GAZA CITY, Gaza Strip — The stories of war are not the only tragic stories unfolding in the Gaza Strip; there are other kinds of tragedies taking place there and all around the world. These are the stories of children of unknown parentage.
Yara (a pseudonym), 16, is one of 18 children with unknown parentage who grew up in the Mabarra al-Rahma Charitable Center in Gaza City. She was very excited to show her drawings to Al-Monitor, and we took care not to discuss sensitive subjects to avoid upsetting her.
When Yara left, Khouloud Ghanem, the director of the dormitories, told Al-Monitor, “She was a brilliant student, until one day, one of her classmates whispered in her ear asking her if she was an illegitimate child. Usually nobody at school, except the principal, knows the truth, but some people who live in the area know that these children live in the center. That's how news spreads like fire.”
She explained that the older these children get, the more questions they start asking about their parents and the reason they live in the center. Hence, the truth has to be handed to them at some point.
Ghanem said that Yara’s life turned upside down after her classmate had confronted her; her school performance started to decline and she began losing focus during classes.
In a room not far from the administration office, 18-month-old Iyas sleeps in his bed. An adoptive family has not been found for him, since he suffers from impaired vision caused by cerebral atrophy. He spends most of his time asleep and plays only with rattles.
Hazem al-Enezi, vice-chairman of Mabarra al-Rahma, told Al-Monitor that these children are socially stigmatized and considered shameful. “This unjust image affects them even as grownups, and stands as a major obstacle to their integration in society and prevents them from having careers or finding a life partner,” he said.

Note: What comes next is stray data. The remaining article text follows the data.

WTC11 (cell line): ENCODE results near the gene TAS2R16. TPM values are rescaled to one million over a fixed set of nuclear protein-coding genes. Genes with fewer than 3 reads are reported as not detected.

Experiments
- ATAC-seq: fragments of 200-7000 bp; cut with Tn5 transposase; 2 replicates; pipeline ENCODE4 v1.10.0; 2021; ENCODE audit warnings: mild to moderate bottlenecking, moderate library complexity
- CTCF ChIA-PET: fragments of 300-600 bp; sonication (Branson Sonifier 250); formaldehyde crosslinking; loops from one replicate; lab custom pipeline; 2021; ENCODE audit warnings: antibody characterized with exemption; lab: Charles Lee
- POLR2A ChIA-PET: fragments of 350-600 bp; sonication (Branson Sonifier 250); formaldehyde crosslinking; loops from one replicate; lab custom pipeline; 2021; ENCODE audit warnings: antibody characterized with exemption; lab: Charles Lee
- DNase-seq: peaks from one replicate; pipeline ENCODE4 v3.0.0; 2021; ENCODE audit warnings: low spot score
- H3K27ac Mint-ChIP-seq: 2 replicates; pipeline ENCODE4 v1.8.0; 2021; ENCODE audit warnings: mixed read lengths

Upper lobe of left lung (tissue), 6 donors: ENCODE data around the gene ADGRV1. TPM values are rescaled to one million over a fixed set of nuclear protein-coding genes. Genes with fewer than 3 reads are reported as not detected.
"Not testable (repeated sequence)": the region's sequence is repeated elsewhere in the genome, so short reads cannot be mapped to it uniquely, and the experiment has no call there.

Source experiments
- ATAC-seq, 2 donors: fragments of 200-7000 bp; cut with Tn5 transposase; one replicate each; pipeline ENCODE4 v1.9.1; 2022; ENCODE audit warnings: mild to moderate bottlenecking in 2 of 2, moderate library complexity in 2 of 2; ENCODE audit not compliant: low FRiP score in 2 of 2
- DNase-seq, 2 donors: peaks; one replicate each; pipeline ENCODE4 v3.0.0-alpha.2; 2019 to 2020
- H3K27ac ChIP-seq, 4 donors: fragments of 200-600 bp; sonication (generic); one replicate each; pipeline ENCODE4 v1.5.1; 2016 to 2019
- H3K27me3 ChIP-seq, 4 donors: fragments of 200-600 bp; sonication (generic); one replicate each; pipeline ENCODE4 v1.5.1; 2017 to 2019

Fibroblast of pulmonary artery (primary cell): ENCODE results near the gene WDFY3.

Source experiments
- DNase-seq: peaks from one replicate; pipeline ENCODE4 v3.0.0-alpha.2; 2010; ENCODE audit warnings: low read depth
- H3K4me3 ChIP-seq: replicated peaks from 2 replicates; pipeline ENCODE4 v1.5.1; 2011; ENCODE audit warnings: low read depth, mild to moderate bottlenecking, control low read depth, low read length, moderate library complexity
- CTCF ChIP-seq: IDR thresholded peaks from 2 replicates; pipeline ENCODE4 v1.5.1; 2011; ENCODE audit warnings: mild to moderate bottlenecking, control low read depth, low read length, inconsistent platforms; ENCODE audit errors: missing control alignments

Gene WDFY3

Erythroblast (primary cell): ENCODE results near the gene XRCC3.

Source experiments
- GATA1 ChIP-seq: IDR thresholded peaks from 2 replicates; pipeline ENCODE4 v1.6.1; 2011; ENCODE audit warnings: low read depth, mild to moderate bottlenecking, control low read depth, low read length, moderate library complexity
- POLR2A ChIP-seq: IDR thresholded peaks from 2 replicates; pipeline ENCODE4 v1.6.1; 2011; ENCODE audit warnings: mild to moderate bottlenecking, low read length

He added, “About 173 newborns of unknown parentage have been admitted to the center since its establishment in 1993. These children were conceived through illegitimate sexual relations and handed over [to the center] by official authorities such as the police. Of these children, 152 were adopted by families in Gaza and 18 stayed at the center. Some of them died once they reached the center because they got sick due to wounds they suffered from being left on the street or due to the cold or attacks from stray animals.”
Attia Ibrahim, 37, sought a year ago to adopt 18-month-old baby girl Janet (a pseudonym). Yet he faced numerous legal obstacles because of the official papers required for registering Janet in his name.
During an interview with Al-Monitor at his home in the southern Gaza Strip, he said, “I fell in love with her as soon as I saw her; many babies were more beautiful than her, but I stayed up all night with my wife thinking about her and picturing how we would take care of her. It took us two months before we were able to adopt her and bring her to our home.”
Ibrahim added, “I have been married for 10 years, and my wife and I were unable to conceive. My wife was very sad, but when Janet became part of our family, she changed our life and filled it with happiness.”
Janet seems happy with her red dress. She moves from couch to couch in the living room, holding anything she sets her eyes on. She sits in her mother’s lap, then suddenly starts chasing the cat.